The virus determinants that specifically recognize vector species are the subject of numerous studies. These determinants may be glycoproteins of the viral membranes or capsids in arboviruses of both plants and animals (reviewed by Gray & Banerjee, 1999; Van den Heuvel et al., 1999; Hogenhout et al., 2003), amino acid motifs of the coat protein (Geminiviridae) (Hohnle et al., 2001) or coat-associated proteins (Luteo-viridae) (Gray & Gildow, 2003) in the circulative-non-propagative plant viruses. In non-circulative transmission of plant viruses, specific coat protein amino acids have been identified as determinants of vector specificity in Cucumoviridae (Pirone & Perry, 2002), and amino acid motifs of the HCs with similar function have been identified in both Potyviridae (Raccah et al., 2001) and Caulimoviridae (Blanc et al., 2001). In contrast, very little is known about the receptors in the insect vector that determine the specificity of virus transmission. For insect-infecting arboviruses, many receptors have been identified, presumably corresponding to membrane receptors involved in cell entry in various tissues of the vector (reviewed by Van den Heuvel et al., 1999; Hogenhout et al., 2003). However, receptors that account for the high degree of virus-vector specificity observed in circulative transmission remain to be characterized. Some genetic approaches have investigated the determinants of virus-vector specificity, and, in some cases, only a single vector gene may be involved (reviewed by Mellor, 2000). The development of the international sequencing programmes on mosquitoes and aphids may be beneficial in the near future by allowing genomic approaches similar to that initiated recently in the biting midge Culicoides sonorensis, infected with the Epizootic haemorrhagic disease virus (Campbell & Wilson, 2002). For Geminiviridae and Luteoviridae, which do not replicate in their vectors, the situation appears simpler since a less intimate relationship should involve less molecular interaction. However, only one report has been published on a putative receptor of BYDV (luteovirus) in the salivary glands of the aphid vector Sitobion avenae (Li et al., 2001). Finally, for non-circulative viruses, even the chemical nature of the putative receptor associated with the cuticle lining the vector mouthparts or anterior gut is unknown. Clearly, identifying and characterizing specific receptors of viruses in insect vectors is the major challenge for studies of vector transmission, since such receptors would be perfect targets for disease control strategies.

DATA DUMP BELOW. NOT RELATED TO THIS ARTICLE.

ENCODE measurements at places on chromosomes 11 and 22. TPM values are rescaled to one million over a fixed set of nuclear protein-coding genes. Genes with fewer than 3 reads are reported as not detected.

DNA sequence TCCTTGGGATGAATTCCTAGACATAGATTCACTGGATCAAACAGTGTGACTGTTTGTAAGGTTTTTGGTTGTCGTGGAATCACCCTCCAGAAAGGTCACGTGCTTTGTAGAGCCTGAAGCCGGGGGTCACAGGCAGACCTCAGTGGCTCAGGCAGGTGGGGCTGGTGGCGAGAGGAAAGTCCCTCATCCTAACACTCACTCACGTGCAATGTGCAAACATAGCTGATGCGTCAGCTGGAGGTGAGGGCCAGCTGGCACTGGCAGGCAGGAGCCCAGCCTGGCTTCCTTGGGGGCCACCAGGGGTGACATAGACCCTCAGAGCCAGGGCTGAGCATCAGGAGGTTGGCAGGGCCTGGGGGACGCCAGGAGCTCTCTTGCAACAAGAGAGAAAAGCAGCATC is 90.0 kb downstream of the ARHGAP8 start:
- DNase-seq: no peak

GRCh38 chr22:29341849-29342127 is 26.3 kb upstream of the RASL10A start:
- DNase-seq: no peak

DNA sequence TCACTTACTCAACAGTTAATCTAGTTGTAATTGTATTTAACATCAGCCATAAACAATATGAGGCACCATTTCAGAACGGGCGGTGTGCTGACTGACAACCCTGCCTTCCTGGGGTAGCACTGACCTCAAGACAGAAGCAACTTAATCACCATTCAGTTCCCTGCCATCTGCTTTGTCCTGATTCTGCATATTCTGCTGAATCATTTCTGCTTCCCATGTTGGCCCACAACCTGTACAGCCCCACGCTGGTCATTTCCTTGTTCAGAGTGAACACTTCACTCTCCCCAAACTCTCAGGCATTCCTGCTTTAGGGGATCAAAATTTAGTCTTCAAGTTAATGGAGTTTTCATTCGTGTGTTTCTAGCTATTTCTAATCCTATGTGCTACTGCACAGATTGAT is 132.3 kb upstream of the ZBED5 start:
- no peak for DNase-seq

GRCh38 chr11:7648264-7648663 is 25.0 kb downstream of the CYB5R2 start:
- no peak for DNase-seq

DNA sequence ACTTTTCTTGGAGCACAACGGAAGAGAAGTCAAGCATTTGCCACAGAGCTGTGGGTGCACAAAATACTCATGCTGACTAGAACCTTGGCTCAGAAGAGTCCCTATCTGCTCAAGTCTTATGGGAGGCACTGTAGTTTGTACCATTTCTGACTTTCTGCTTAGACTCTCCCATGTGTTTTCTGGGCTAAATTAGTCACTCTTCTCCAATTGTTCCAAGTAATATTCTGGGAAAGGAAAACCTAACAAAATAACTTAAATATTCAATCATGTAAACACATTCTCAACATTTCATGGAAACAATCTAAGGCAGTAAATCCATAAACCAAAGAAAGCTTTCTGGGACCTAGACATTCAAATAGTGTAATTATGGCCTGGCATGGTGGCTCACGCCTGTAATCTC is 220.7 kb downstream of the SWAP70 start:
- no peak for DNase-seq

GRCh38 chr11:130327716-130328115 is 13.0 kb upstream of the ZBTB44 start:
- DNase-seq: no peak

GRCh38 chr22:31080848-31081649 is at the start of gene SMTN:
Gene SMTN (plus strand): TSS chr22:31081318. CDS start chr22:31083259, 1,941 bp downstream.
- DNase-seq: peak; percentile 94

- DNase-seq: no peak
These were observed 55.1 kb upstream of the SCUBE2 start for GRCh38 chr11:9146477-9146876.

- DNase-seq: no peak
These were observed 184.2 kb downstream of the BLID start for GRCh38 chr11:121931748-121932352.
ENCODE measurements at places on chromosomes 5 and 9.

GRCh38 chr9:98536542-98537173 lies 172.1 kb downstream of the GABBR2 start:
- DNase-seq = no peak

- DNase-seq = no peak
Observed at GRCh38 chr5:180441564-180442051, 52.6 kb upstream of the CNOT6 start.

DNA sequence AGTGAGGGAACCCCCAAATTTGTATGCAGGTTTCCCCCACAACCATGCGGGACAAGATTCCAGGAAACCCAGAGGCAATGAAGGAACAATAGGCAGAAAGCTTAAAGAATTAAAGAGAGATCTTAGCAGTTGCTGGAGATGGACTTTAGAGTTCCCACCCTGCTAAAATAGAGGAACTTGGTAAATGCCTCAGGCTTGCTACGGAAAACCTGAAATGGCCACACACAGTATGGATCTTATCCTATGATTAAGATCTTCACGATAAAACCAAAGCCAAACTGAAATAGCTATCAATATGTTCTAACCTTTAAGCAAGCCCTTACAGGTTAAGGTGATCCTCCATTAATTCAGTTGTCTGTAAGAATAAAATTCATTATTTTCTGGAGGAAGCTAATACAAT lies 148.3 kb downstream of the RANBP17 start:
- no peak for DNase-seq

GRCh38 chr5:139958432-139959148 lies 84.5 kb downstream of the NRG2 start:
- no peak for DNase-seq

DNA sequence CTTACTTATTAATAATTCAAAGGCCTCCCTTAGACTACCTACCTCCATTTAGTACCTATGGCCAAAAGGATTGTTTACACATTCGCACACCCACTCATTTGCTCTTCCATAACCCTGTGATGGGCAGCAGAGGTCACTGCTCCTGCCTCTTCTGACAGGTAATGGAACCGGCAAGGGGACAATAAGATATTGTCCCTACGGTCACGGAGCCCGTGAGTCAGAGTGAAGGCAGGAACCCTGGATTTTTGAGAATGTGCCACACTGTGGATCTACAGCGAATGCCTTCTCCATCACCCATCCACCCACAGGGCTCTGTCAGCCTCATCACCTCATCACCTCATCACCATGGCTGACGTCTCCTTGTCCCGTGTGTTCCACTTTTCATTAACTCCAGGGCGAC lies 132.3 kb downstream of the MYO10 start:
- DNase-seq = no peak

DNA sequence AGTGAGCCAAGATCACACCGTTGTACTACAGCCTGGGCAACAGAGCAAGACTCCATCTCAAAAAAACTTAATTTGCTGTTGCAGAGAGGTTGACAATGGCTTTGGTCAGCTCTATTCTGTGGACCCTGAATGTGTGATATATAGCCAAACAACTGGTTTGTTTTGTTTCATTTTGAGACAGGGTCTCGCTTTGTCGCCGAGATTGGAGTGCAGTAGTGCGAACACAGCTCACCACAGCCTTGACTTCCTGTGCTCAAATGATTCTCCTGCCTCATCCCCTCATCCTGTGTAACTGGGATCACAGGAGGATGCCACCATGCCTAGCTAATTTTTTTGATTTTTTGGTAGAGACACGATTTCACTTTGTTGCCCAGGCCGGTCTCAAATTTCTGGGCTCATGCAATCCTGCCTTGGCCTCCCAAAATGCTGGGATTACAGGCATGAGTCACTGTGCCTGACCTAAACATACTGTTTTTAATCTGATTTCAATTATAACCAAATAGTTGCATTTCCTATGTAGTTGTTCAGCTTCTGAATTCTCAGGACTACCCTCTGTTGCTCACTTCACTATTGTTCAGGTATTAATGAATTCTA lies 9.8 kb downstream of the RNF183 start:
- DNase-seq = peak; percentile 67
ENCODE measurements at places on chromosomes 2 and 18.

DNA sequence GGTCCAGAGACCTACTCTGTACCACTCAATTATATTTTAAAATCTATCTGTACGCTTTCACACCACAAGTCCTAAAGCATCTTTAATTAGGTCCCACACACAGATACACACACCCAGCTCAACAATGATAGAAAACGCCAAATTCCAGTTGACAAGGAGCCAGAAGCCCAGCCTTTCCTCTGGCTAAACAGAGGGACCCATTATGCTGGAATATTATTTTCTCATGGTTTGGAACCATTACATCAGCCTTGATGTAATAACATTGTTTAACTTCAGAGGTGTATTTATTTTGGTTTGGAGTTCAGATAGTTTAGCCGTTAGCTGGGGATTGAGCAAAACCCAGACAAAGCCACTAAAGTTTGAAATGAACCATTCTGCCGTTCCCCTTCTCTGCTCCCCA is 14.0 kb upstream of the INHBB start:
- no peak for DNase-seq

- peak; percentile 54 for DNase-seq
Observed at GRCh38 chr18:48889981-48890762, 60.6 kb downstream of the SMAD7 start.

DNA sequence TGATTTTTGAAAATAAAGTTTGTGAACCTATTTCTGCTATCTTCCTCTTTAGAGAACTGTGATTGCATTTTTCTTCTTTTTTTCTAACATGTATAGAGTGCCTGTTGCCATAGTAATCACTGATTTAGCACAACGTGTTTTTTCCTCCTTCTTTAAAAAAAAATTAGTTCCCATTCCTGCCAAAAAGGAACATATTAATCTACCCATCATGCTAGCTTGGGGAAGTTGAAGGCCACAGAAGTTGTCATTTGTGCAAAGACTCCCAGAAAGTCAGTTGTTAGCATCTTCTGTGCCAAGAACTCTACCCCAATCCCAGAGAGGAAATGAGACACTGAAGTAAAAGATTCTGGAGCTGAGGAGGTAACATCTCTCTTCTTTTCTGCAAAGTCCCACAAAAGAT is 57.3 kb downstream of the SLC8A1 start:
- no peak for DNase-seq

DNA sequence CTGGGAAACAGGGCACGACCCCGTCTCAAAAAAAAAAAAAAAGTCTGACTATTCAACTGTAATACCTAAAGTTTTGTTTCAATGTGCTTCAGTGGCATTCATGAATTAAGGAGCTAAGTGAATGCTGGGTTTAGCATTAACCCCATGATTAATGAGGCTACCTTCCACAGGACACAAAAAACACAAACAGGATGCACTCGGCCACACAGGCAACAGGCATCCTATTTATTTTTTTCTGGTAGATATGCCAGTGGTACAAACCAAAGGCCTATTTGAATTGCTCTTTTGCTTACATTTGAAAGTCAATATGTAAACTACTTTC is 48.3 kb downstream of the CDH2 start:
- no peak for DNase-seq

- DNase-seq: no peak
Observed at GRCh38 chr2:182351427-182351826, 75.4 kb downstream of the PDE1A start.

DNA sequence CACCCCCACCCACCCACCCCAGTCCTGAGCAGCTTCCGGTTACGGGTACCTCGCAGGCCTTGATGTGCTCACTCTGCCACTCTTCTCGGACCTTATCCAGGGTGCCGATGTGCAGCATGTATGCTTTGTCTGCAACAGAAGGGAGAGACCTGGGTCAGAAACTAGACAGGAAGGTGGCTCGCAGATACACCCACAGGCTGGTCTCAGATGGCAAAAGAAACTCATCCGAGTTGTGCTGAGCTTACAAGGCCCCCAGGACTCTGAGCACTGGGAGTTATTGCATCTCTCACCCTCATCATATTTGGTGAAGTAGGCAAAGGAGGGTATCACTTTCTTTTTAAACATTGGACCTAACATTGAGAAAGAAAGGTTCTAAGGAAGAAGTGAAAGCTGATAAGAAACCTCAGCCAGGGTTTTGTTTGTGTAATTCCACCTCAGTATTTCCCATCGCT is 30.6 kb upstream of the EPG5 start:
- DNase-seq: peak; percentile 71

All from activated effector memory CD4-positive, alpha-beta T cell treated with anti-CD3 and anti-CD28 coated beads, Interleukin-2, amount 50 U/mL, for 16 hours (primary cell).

An interesting aspect is the modification of vector behaviour that could be either directly or indirectly induced by the virus. In fact, by modifying the feeding behaviour of vectors, parasites can quantitatively and qualitatively increase their chances of transmission. This phenomenon has been studied in parasites such as protozoa or bacteria (Hurd, 2003), but rarely in viruses. It has been shown that when DENV infects the central nervous system of its mosquito vectors, the time length of blood meals increases. This improves the chances of interrupted feeding, favouring immediate re-landing on a new host and increased virus transmission (Platt et al., 1997). In plant luteoviruses, volatile compounds emitted from potato plants infected with Potato leafroll virus attract and favour settlement of aphid vectors (Eigenbrode et al., 2002). These rare studies confirm that viruses have indeed evolved strategies for manipulating their insect vectors and open a relatively unexplored field of research in virus-vector relationships.
Experimental studies on the evolution biology of viruses have developed tremendously over the last 15 years. In vitro and in vivo studies have demonstrated that, at least for RNA viruses and retroviruses, virus populations are structured in a specific way that is sometimes designated quasispecies (Moya et al., 2000; Domingo, 2000). Due to the high error rate of viral polymerases, mutations constantly appear in viral genomes during replication. Rapidly, the population becomes an ensemble of mutant genomes centred on a mean, or consensus, sequence. During repeated and severe population bottlenecks, in asexual populations, the genetic drift is increased and results in an accumulation of mutations, designated Muller's ratchet. Since most mutations are deleterious the mean fitness of virus populations will in consequence dramatically decrease. This debilitating effect of population bottlenecks on virus populations has been experimentally demonstrated many times in bacteria and animal viruses, noticeably in Vesicular stomatitis virus (for review see Elena & Lenski, 2003; Garcia-Arenal et al., 2003). Transmission in general and vector transmission in particular has been suggested as a likely step inducing severe population bottlenecks for viruses (Elena et al., 2001; Sacristan et al., 2003). Some studies have estimated the minimum number of virus particles or infectious doses that a vector must ingest in order to transmit either vertebrate (for example see Fu et al., 1999) or plant (Walker & Pirone, 1972; Pirone & Thornbury, 1988) viruses. However, the proof of the existence of such bottlenecks and the evaluation of their actual size, in natural vector transmission, has never been experimentally established. This question is of great interest because, as proposed for the helper strategy (Pirone & Blanc, 1996; Froissart et al., 2002), some strategies of virus-vector interaction may have been selected because they ameliorate the putative severe genetic bottlenecks encountered by virus populations at each round of vector transmission.
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